“My recommendation to people interested in pursuing advanced studies is simple: study what you do well in and do the best you can, alongside the best students and professors possible. The main motivation for pursuing an MBA should be to learn more, or change direction, and not to get more money,” says Mihaiescu from Deloitte.

For graduates looking for a career outside the region, an MBA from a CEE business school can be the golden passport.

Thirty year old Ketevan Bejanishvili  is currently working as a project officer in Geneva for The Global Fund to Fight AIDS, Tuberculosis and Malaria. “One of the requirements of this position was an MBA degree. The organisation is working in the developing world; therefore I believe that an MBA from an eastern European university was an important factor in selecting me for this position”, says Bejanishvili, who earned her MBA degree last year from CEU Business School in Budapest.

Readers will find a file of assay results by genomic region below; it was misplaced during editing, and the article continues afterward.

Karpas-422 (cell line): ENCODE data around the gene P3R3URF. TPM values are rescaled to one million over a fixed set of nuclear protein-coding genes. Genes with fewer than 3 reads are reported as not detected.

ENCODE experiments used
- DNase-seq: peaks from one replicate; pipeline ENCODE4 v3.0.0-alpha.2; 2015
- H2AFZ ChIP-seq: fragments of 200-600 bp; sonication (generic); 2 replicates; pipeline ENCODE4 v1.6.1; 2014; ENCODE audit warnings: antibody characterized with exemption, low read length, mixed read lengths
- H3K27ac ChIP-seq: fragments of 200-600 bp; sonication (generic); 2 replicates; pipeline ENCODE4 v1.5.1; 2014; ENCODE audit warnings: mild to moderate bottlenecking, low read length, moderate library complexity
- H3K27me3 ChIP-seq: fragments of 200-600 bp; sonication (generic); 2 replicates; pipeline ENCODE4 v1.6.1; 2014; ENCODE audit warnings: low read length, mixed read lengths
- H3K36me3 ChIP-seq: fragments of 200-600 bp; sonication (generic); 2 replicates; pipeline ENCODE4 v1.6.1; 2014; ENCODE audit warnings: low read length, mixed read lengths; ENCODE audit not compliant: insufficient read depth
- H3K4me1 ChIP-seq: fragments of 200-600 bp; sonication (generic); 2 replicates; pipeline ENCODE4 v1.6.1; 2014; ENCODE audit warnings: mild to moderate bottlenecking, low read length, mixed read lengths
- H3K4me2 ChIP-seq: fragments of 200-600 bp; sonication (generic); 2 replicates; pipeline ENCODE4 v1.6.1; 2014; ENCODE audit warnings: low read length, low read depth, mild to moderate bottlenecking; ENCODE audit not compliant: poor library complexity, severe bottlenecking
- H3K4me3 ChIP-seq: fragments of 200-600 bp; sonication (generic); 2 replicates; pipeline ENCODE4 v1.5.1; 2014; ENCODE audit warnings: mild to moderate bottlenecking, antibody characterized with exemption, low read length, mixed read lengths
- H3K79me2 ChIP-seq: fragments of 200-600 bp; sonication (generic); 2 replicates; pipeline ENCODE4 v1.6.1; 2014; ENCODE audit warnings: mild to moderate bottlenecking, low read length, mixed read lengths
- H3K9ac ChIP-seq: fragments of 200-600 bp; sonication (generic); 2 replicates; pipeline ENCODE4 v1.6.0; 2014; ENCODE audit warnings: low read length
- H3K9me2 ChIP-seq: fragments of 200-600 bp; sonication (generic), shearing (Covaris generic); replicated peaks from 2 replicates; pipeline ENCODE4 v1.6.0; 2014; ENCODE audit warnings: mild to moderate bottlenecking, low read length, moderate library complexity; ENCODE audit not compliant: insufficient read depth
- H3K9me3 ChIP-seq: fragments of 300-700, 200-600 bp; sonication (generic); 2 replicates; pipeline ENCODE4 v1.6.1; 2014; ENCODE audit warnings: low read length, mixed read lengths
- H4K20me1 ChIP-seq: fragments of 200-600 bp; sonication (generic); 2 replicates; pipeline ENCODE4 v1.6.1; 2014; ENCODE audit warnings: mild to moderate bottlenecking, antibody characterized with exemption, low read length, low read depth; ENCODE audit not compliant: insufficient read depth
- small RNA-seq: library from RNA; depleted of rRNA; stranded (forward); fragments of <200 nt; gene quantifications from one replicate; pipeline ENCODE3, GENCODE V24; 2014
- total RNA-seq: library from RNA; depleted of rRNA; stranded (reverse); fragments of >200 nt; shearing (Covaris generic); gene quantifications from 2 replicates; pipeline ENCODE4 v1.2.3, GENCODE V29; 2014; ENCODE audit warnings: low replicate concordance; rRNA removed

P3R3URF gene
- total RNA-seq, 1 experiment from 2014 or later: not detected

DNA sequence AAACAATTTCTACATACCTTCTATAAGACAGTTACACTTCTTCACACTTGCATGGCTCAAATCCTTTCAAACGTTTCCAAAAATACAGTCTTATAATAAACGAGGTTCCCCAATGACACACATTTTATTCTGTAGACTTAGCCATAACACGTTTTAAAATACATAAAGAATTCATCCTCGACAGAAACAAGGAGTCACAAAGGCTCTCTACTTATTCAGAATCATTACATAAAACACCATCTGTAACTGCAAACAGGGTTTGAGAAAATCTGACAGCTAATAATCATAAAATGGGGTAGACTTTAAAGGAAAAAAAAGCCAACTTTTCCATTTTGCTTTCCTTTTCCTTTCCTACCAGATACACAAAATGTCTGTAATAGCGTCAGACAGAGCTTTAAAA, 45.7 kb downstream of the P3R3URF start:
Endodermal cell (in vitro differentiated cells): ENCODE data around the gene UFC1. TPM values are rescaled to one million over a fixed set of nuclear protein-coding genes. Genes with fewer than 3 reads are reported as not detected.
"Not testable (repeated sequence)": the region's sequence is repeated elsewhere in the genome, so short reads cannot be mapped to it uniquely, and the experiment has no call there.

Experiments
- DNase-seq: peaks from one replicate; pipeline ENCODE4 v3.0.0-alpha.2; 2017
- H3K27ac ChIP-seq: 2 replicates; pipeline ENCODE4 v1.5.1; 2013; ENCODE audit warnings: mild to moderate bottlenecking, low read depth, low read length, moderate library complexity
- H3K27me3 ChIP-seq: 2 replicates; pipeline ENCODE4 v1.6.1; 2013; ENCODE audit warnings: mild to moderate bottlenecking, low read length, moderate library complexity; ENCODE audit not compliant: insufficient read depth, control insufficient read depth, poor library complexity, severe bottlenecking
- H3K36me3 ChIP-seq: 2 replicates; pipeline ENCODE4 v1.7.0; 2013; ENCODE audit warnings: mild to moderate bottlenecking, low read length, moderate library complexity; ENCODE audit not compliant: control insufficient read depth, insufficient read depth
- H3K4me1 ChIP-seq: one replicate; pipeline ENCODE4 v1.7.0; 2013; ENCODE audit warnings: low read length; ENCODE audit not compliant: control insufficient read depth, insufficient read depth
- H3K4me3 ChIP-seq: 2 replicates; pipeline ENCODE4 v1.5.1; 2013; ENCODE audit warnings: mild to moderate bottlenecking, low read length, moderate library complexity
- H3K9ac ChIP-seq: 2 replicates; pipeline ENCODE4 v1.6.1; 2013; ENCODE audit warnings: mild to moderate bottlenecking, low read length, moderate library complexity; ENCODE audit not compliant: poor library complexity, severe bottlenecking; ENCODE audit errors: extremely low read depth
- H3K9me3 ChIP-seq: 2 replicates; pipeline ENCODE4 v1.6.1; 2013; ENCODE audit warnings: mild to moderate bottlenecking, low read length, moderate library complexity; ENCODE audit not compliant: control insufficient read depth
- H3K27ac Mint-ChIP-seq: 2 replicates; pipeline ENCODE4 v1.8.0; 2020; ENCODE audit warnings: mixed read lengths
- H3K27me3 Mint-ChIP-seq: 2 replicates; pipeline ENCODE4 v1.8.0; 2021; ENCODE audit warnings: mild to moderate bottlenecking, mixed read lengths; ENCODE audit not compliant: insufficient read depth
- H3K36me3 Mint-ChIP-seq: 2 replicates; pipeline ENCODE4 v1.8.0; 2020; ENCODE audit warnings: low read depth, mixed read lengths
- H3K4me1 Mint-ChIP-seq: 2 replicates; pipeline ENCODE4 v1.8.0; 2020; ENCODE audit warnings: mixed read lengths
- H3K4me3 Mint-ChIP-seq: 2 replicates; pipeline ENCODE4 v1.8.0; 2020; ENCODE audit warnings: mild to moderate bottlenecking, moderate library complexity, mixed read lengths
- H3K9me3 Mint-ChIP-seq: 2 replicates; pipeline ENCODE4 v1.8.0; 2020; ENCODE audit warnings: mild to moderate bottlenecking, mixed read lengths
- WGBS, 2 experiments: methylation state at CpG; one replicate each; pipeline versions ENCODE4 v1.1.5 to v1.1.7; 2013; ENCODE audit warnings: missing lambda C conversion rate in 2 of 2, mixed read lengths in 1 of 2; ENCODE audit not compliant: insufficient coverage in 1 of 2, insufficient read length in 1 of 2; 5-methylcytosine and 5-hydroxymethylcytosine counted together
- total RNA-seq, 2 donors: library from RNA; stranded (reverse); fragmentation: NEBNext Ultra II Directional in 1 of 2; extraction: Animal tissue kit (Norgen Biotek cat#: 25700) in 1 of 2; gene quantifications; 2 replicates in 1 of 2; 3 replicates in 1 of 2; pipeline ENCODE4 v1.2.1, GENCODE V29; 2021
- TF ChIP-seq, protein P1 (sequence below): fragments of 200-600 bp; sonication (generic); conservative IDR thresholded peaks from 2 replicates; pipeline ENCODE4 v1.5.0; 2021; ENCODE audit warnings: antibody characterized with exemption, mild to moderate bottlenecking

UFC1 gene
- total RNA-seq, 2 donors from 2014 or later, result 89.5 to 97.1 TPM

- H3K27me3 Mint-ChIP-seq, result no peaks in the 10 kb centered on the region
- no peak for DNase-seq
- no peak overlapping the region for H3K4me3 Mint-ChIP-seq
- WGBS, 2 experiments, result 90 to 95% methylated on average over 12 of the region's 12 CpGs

The future of business schools in the region looks promising, considering the increasing need for leaders in a very dynamic market with room to grow, despite the effects of the economic crisis. “On the one hand, the multinationals are cutting costs and sending less of their people to MBA schools, but on the other, we see different types of MBA students as there are more individuals consciously making a choice to obtain MBA degrees and who are paying for it themselves”, concludes Rasmussen.


This article was originally published in July 2013 . It was last updated in August 2019